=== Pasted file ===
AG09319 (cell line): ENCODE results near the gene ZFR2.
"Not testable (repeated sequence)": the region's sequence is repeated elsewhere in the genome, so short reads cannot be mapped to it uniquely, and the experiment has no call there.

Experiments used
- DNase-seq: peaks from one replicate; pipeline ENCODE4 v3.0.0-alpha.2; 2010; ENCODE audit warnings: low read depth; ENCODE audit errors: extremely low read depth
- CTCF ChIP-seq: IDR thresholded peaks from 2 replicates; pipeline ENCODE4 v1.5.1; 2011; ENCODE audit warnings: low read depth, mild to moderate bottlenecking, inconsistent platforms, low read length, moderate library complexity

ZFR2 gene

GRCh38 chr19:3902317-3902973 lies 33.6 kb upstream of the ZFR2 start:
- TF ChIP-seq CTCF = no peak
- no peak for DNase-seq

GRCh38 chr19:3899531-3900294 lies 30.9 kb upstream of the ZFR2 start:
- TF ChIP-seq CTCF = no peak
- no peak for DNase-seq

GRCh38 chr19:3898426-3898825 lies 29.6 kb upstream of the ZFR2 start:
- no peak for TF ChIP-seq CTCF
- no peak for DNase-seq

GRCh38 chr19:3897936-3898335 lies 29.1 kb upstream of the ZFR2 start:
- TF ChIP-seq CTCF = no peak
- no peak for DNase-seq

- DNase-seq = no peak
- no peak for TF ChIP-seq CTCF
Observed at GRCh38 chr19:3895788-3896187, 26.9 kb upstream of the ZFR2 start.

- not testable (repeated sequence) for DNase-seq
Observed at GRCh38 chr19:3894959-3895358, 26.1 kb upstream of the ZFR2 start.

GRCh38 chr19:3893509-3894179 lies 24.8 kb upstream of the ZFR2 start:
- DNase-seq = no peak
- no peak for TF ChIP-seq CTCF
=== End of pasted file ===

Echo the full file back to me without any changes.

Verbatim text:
AG09319 (cell line): ENCODE results near the gene ZFR2.
"Not testable (repeated sequence)": the region's sequence is repeated elsewhere in the genome, so short reads cannot be mapped to it uniquely, and the experiment has no call there.

Experiments used
- DNase-seq: peaks from one replicate; pipeline ENCODE4 v3.0.0-alpha.2; 2010; ENCODE audit warnings: low read depth; ENCODE audit errors: extremely low read depth
- CTCF ChIP-seq: IDR thresholded peaks from 2 replicates; pipeline ENCODE4 v1.5.1; 2011; ENCODE audit warnings: low read depth, mild to moderate bottlenecking, inconsistent platforms, low read length, moderate library complexity

ZFR2 gene

GRCh38 chr19:3902317-3902973 lies 33.6 kb upstream of the ZFR2 start:
- TF ChIP-seq CTCF = no peak
- no peak for DNase-seq

GRCh38 chr19:3899531-3900294 lies 30.9 kb upstream of the ZFR2 start:
- TF ChIP-seq CTCF = no peak
- no peak for DNase-seq

GRCh38 chr19:3898426-3898825 lies 29.6 kb upstream of the ZFR2 start:
- no peak for TF ChIP-seq CTCF
- no peak for DNase-seq

GRCh38 chr19:3897936-3898335 lies 29.1 kb upstream of the ZFR2 start:
- TF ChIP-seq CTCF = no peak
- no peak for DNase-seq

- DNase-seq = no peak
- no peak for TF ChIP-seq CTCF
Observed at GRCh38 chr19:3895788-3896187, 26.9 kb upstream of the ZFR2 start.

- not testable (repeated sequence) for DNase-seq
Observed at GRCh38 chr19:3894959-3895358, 26.1 kb upstream of the ZFR2 start.

GRCh38 chr19:3893509-3894179 lies 24.8 kb upstream of the ZFR2 start:
- DNase-seq = no peak
- no peak for TF ChIP-seq CTCF